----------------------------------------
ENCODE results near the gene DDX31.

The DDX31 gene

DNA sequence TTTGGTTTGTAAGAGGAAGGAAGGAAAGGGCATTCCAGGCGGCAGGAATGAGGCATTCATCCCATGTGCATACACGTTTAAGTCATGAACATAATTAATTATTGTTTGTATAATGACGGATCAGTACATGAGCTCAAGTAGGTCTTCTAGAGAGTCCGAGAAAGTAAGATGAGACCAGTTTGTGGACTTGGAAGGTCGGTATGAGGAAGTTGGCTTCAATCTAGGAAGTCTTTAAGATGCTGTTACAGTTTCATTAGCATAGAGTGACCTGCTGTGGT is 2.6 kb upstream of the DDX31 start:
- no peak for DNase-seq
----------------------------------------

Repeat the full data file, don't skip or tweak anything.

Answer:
ENCODE results near the gene DDX31.

The DDX31 gene

DNA sequence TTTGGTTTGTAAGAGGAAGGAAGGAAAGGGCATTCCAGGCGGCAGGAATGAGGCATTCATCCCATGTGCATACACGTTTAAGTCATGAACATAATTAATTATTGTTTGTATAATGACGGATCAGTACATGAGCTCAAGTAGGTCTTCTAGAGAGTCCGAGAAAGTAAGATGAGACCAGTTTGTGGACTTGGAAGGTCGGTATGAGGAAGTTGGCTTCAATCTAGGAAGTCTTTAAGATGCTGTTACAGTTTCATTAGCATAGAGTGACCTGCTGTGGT is 2.6 kb upstream of the DDX31 start:
- no peak for DNase-seq